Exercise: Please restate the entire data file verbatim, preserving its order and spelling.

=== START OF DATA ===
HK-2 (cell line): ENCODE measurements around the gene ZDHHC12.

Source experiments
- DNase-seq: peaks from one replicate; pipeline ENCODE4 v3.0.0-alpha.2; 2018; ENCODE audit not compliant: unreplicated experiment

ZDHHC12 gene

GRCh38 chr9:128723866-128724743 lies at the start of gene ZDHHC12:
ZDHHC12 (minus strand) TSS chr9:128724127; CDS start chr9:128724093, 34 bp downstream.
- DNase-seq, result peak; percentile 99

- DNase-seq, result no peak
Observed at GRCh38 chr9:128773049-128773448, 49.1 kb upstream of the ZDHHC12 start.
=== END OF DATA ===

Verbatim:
HK-2 (cell line): ENCODE measurements around the gene ZDHHC12.

Source experiments
- DNase-seq: peaks from one replicate; pipeline ENCODE4 v3.0.0-alpha.2; 2018; ENCODE audit not compliant: unreplicated experiment

ZDHHC12 gene

GRCh38 chr9:128723866-128724743 lies at the start of gene ZDHHC12:
ZDHHC12 (minus strand) TSS chr9:128724127; CDS start chr9:128724093, 34 bp downstream.
- DNase-seq, result peak; percentile 99

- DNase-seq, result no peak
Observed at GRCh38 chr9:128773049-128773448, 49.1 kb upstream of the ZDHHC12 start.